AgriKnowledge Share Fair: Should development agencies talk more about business and less about development?
This blog is cross-posted from the AgriKnowledge Share Fair Blog. The post was written by Siobhan Kelly (FAO) and Cecile Berthaud (IFAD) with photos by Gauri Salokhe (FAO).
Development practitioners and Share Fair participants came together to discuss experiences and challenges at today’s session on engaging with the Private Sector.
A few key lessons emerged from the discussion on which private sector, what kind of support, and what role for governments and development agencies. Here is what the two of us could gather:
- Farmers’ Organization and Integration into Value Chains. While organization of smallholders is key for their integration in value chains it can take many forms depending on the commodity and context such as formal farmer organizations, informal self-help groups and contract farming;
- Support to Production versus Value Chain Development. Support to farmer groups should first ensure that farmers are good and efficient suppliers for their buyers and are making a profit on their core business before investing and diversifying resources in additional businesses further down the value chain;
- Role of the Public Sector and Fairness. Government support is key for ensuring a favourable business enabling environment. However their involvement depends on local contexts and needs and trust from the private sector. Development agencies can effectively promote enabling policies if their support is linked to specific commodities, markets and interventions and avoids creating distortions;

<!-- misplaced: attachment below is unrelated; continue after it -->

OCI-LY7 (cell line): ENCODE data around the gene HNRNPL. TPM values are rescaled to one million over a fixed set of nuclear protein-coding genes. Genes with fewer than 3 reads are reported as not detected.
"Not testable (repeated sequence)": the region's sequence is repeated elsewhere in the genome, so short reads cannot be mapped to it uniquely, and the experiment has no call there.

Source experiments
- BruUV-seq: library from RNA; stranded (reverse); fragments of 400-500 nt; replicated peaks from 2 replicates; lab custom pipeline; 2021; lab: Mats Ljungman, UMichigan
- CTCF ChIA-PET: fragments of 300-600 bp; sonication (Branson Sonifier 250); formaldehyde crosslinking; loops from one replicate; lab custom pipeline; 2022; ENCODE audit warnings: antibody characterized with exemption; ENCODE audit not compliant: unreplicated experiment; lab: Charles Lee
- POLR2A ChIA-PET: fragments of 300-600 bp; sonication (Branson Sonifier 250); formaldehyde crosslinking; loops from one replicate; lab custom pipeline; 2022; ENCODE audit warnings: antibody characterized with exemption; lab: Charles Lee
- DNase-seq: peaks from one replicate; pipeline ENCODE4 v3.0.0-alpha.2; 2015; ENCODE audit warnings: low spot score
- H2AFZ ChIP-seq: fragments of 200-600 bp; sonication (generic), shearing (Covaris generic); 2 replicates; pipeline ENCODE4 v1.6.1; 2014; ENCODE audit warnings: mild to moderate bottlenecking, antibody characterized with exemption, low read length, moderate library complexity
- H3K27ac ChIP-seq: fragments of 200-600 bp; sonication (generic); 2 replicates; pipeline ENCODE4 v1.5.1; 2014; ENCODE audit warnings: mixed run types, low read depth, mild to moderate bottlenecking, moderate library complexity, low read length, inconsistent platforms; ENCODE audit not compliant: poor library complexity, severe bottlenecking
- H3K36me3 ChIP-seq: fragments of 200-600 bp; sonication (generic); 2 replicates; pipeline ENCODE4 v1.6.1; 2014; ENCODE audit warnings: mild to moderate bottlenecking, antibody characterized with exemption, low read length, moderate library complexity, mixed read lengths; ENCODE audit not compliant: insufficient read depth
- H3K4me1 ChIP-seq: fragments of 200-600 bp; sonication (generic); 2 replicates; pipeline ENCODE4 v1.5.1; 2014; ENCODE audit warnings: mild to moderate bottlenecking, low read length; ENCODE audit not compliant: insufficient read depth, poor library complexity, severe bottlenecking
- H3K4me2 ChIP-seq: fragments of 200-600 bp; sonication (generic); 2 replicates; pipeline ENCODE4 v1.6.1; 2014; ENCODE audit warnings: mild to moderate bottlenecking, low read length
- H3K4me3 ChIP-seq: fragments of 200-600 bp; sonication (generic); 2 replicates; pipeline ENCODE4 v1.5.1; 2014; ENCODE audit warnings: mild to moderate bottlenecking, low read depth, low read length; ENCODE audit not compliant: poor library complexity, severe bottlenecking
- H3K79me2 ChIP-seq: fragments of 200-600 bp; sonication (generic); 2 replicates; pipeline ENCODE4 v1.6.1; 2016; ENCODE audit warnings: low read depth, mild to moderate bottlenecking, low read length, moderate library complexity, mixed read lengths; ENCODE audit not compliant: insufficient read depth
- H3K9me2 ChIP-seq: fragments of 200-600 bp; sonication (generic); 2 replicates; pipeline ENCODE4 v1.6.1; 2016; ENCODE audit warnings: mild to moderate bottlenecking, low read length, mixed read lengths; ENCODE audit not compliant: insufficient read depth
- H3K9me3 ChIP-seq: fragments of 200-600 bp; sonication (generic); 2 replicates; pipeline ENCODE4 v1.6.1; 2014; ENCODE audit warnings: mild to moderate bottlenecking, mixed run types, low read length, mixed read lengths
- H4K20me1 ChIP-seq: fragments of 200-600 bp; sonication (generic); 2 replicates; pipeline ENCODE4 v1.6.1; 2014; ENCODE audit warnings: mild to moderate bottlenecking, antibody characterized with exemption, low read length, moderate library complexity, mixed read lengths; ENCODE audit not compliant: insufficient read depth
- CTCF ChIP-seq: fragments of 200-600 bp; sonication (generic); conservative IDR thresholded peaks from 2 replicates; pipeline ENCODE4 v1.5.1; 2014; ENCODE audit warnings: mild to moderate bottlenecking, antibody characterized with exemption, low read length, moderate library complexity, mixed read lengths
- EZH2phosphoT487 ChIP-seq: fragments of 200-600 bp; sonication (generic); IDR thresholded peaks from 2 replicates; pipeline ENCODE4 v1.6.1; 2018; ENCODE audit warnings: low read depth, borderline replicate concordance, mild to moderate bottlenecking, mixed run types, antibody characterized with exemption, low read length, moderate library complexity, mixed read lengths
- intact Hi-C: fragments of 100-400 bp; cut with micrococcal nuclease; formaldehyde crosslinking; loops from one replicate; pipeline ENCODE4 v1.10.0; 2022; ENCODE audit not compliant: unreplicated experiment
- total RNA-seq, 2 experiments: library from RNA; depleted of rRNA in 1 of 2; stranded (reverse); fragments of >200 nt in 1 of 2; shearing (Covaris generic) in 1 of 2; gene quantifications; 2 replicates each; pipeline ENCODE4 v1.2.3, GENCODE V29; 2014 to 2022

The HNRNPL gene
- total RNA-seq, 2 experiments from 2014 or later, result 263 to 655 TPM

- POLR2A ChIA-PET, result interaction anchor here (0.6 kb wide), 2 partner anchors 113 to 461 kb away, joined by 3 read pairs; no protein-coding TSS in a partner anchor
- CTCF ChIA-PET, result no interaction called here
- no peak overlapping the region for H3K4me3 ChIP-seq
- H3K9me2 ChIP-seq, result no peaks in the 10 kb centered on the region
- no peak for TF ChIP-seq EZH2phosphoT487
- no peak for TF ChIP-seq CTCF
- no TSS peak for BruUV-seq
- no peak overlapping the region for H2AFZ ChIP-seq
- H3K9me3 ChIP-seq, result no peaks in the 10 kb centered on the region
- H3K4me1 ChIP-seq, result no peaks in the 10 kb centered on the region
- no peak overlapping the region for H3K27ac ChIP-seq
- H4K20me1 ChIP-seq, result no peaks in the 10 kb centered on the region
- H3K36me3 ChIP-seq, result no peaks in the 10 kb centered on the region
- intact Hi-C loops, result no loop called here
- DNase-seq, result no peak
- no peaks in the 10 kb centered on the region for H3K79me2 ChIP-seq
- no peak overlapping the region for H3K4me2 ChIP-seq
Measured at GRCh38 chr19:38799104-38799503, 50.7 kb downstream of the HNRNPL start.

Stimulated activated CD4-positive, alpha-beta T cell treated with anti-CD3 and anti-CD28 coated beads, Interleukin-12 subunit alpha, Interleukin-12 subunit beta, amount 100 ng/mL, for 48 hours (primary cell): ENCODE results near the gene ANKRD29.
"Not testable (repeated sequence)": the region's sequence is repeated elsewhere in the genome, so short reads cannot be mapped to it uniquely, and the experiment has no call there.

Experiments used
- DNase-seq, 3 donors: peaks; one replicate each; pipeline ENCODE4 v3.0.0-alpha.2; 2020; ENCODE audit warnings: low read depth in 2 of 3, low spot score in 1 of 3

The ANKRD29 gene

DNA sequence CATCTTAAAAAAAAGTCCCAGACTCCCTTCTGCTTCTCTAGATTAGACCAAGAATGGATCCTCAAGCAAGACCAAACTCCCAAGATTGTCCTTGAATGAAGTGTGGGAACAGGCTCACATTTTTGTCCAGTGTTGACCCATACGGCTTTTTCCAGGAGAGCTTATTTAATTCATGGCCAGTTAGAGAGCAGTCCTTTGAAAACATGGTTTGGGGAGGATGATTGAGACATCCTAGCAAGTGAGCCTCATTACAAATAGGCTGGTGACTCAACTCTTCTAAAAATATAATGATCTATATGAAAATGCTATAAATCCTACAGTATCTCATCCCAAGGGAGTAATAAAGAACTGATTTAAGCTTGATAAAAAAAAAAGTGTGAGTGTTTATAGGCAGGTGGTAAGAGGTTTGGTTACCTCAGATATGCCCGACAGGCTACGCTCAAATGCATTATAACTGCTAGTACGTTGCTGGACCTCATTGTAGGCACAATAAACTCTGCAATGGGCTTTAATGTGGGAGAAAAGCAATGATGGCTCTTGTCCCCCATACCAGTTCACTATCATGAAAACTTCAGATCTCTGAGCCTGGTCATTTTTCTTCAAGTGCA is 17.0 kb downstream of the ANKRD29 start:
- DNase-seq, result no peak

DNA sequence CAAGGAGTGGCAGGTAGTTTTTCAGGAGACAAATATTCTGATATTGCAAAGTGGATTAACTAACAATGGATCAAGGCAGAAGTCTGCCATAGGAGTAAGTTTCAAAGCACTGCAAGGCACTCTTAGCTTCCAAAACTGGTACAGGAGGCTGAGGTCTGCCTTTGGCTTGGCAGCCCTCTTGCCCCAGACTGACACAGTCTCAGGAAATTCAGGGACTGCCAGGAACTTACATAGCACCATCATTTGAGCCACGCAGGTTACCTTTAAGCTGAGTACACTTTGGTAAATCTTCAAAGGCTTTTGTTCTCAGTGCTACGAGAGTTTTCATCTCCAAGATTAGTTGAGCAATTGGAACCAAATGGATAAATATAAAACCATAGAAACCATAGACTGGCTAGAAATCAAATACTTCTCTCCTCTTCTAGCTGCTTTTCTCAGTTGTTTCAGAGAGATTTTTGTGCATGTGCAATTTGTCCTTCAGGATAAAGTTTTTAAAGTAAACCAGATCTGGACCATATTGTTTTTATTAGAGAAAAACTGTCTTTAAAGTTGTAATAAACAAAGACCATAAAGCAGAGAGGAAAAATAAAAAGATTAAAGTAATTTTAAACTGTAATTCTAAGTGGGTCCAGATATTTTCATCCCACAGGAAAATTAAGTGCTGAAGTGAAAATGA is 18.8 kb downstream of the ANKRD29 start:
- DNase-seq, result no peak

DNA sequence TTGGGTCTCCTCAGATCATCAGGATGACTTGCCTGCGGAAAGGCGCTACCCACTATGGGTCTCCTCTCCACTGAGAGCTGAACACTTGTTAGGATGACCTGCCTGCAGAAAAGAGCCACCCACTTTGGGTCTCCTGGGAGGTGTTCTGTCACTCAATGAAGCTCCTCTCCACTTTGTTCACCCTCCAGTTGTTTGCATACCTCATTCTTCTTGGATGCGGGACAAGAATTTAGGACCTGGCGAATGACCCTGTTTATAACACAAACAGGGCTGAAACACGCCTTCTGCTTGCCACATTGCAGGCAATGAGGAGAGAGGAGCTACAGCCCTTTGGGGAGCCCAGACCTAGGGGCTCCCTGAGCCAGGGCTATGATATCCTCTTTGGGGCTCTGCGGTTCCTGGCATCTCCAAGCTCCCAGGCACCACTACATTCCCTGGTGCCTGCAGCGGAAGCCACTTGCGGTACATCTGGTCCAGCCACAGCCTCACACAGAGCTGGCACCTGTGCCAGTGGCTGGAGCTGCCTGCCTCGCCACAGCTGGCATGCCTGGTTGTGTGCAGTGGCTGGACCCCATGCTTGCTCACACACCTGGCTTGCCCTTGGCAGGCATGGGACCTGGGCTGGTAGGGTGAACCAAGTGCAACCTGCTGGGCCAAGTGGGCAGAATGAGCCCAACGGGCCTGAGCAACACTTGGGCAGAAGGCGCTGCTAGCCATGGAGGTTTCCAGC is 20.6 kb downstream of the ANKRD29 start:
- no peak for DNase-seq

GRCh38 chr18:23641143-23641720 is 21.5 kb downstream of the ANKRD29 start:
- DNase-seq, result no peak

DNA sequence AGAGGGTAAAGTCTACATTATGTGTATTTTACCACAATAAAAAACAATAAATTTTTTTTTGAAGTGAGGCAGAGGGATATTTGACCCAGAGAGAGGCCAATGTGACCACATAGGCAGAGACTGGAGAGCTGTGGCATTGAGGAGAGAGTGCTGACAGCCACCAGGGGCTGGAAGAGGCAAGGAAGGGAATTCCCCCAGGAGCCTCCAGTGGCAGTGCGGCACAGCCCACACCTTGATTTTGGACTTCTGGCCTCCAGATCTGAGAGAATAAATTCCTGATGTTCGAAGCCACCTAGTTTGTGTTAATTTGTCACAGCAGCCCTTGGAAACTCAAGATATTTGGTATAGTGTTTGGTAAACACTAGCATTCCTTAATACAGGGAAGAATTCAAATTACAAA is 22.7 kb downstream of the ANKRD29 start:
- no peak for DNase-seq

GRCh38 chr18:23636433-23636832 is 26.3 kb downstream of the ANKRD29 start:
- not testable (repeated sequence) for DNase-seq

- Financing the Private Sector. There is a role for development agencies as there is a real issue of engaging banks to work with the private sector for pro-poor agricultural development in terms of long-term financing, reasonable interest rates and equity funding. There were other challenging issues discussed such as production models and prices.
The session ended up with participants using cards for a ‘triad’ brainstorming (with the persons sitting next to them in the room). The cards (below) nicely showed the whole spectrum of engagement with the private sector, from the policy environment to support to intermediaries and direct incentives to the private sector to work with small producers.